There are around 120 species of quinoa plants and over 1800 varieties available around the world.
Quinoa originated in the mountains of the Andes over 5000 years ago, especially in Peru, Bolivia and Chile. It grows in even harsh and arid conditions unsuited to most crops.
Quinoa is often classified based on the color and the most common variety is the ivory or white quinoa. The color of quinoa grains varies depending on the saponin (a chemical compound) content in it.
White quinoa has a mild, sweet and subtle flavor, similar to white rice, unlike its darker cousins which have an earthier and fruitier flavor.
Most people who wish to incorporate quinoa in their diet will start with white quinoa since its mild flavor is easier to adapt to and it can combine with almost any vegetable, meat, sweet or spice to make tasty dishes.
White quinoa can be purchased at all local supermarkets, health and organic food stores. Usually it will be pre-soaked so check the labels. Remember to wash it well before using.
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Nutrition values of white quinoa
The first thing that you will read about when finding out the nutritive values of white quinoa is that it is a complete source of protein, containing all required amino acids.
It is also an excellent source of folate, fiber, carbohydrates, iron, phosphorous, magnesium, manganese, iron and several phytochemicals.
The following is a nutritional profile of cooked quinoa.
For a serving size of 185g
- Calories 222
- Calories from fat 32
- Total fat 4g (16% DV)
- Saturated fat (0% DV)
- Cholesterol 0mg (0% DV)
- Sodium 13mg (1% DV)
- Total carbohydrates 39g (13% DV)
- Dietary fiber 5g (21% DV)
- Protein 8g (48% DV)
- Vitamin A 0%
- Vitamin C 0%
- Calcium 3%
- Iron 15%
DV refers to percent daily value that is based on 2000 calorie diet. Each person’s DV will vary depending on daily needs.
Benefits of white quinoa
White quinoa is a great source of proteins for vegans and vegetarians. Being gluten-free, it is an ideal source of nutrition for those with celiac disease and other gluten-intolerance conditions.
The high protein and fiber content means that it helps with weight loss, by making us feel fuller for longer periods. Iron content improves transportation of oxygen in the body and increases stamina and energy levels.
It is low in fats, especially bad unsaturated fats. Hence, it can help maintain cholesterol levels.
It helps with tissue repair, maintains strong bones and muscles, can prevent cancer, heart disease and diabetes. High manganese content means that it can keep blood sugar levels normal and help in maintaining strong and healthy bones. High niacin content lowers blood cholesterol levels.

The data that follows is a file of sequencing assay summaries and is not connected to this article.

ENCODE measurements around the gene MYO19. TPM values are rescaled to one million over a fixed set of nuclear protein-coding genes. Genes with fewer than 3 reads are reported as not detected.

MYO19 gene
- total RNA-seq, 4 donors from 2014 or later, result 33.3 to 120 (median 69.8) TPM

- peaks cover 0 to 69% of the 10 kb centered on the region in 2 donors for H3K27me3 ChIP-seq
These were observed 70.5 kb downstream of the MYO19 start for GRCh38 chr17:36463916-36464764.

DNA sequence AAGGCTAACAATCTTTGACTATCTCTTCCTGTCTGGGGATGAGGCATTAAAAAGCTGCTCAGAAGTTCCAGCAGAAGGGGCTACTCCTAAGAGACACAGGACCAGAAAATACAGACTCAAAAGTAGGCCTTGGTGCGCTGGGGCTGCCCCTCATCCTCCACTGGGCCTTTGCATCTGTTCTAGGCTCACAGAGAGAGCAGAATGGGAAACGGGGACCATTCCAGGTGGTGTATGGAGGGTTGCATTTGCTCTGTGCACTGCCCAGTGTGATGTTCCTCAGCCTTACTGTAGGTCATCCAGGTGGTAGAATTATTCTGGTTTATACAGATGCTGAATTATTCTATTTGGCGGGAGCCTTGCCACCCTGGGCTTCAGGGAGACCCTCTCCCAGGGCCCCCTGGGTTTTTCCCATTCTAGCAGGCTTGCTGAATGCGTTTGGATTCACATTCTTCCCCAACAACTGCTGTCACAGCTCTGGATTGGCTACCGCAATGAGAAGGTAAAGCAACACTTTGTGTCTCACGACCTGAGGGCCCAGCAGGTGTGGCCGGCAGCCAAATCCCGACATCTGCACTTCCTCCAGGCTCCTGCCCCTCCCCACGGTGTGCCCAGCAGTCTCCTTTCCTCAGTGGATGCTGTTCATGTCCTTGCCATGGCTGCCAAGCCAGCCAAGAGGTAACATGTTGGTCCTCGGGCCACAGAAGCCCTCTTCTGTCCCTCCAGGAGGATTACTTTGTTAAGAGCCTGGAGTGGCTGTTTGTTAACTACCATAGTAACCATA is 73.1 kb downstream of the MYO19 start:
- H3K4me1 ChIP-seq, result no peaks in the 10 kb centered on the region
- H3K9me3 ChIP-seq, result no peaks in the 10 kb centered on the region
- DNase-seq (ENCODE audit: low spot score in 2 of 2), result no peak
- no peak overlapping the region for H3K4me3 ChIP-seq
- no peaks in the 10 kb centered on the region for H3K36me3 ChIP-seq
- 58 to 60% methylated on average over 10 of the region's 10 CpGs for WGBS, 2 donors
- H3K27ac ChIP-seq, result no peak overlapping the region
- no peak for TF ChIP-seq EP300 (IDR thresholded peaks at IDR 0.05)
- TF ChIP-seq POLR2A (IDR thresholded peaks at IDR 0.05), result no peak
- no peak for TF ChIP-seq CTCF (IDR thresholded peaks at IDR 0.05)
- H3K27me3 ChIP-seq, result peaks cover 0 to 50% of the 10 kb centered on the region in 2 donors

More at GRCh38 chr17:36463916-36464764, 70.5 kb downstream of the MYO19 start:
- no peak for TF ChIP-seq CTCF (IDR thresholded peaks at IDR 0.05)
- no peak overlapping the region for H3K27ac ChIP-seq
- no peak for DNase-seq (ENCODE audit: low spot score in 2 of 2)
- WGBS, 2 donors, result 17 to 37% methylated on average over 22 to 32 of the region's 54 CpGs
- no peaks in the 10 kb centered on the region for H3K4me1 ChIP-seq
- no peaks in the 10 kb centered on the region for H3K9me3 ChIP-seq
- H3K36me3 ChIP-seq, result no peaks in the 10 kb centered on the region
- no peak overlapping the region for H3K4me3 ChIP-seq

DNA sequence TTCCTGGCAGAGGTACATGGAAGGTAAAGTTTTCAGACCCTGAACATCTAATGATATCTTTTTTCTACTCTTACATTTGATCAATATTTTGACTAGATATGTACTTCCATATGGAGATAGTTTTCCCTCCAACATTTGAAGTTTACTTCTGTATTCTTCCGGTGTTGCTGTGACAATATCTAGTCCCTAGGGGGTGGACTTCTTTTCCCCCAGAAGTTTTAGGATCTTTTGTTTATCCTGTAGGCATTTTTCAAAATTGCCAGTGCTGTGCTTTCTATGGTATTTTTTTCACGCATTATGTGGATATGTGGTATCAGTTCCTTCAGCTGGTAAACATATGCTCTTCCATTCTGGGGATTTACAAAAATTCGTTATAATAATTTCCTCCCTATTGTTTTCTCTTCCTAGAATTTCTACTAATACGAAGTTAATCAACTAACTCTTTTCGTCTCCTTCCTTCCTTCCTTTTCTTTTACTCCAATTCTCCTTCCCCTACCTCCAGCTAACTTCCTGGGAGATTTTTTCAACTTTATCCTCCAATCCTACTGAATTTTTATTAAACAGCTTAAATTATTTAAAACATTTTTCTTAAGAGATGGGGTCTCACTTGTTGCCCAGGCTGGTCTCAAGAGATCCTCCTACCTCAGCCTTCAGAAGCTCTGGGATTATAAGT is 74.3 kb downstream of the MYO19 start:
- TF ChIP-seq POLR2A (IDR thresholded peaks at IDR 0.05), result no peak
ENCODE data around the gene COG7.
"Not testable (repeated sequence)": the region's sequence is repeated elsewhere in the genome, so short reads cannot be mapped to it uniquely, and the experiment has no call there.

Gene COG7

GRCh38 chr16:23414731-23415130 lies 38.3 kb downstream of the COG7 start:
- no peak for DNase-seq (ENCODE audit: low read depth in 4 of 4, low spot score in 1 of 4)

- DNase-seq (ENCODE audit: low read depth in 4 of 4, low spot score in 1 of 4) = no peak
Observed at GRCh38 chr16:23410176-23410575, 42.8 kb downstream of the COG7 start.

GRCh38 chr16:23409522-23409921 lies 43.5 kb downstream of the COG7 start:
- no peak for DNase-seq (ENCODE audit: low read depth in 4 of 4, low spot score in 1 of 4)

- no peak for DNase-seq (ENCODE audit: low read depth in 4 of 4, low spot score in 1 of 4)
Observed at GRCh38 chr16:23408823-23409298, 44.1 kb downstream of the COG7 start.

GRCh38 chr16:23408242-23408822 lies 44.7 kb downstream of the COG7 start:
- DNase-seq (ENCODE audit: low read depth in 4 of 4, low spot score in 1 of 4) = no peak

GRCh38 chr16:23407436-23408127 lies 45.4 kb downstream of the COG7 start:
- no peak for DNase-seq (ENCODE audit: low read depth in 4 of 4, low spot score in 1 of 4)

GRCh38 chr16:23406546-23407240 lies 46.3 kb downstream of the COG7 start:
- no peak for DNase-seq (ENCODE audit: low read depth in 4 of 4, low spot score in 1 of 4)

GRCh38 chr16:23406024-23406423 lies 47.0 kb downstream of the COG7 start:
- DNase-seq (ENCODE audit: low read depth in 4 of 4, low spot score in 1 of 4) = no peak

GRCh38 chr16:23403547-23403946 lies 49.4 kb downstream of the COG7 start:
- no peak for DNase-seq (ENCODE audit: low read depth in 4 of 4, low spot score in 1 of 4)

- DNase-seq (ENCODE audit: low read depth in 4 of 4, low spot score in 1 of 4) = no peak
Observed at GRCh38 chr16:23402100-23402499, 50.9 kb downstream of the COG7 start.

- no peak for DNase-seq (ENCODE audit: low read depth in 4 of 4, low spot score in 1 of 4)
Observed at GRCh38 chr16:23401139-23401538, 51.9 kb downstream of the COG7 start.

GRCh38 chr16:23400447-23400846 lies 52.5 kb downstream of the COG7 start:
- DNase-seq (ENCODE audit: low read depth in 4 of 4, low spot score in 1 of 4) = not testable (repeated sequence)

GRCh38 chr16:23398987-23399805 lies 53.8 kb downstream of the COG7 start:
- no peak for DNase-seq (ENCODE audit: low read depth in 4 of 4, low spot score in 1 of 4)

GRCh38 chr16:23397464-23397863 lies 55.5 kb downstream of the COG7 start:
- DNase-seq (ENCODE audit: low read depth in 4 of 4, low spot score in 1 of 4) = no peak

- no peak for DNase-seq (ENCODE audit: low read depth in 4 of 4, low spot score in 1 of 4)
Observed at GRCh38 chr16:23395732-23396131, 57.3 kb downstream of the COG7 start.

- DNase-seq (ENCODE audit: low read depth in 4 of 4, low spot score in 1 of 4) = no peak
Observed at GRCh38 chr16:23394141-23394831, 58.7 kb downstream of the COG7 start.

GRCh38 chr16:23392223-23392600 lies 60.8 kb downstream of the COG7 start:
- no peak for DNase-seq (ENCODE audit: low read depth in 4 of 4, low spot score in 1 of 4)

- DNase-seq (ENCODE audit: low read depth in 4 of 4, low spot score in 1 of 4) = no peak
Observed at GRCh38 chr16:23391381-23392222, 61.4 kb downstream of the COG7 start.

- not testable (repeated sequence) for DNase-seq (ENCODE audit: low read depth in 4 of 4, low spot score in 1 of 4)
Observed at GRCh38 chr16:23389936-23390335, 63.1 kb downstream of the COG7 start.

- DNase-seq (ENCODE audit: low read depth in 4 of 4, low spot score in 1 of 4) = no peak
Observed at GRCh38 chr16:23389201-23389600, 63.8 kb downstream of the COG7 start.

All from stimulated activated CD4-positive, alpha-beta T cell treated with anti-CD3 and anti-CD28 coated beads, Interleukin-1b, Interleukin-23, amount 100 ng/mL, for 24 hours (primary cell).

It contains fewer calories than brown rice, which is considered a healthy food.
Various ways of cooking white quinoa
Being the most easily available quinoa type, white quinoa is used to cook a variety of different foods:
- Porridge can be made using white quinoa. Just cook it with milk, raw honey and raisins for five minutes. Add chopped almonds, stewed plums and honey and you soon have a nutritious, tasty and filling hot porridge.
- Salads can be made using white quinoa combined with roast butternut pumpkin. Mix the pumpkin and white quinoa with sesame seeds, coriander, cumin, salt, pepper, paprika and garlic. Finally add olive oil, feta, and lemon, blanched green beans and caramelized onions.
- Risotto can also be made using white quinoa, brown rice, tomatoes, vegetable stock and garlic.
- Beef brisket is a delicious filling meal. Now, use white quinoa in this dish along with vegetables and other garnishing and make a great dish.
- Rice pudding can be made using white quinoa instead of the traditional white rice. This provides more nutrition and is also filling. You also require milk, cinnamon and vanilla bean for this recipe. It can be served with fresh fruits like sliced peaches or mangoes.
You can find detailed recipes for these and other ways to cook white quinoa online.
Precautions and Conclusion
There are not too many precautions to be observed when eating white quinoa.
It produces little or no side effects. Precautions must be observed by those who need to avoid oxalate for it does contain small quantities of this.
Saponin content is high in white quinoa and this can prove toxic if not removed. Most quinoa sold in stores is said to be free of saponins.
However, to err on the side of caution, give it a couple of thorough rinses before cooking it. This will completely remove the saponin. Taste a few grains and if there is no bitter taste, then all the saponin has been removed.
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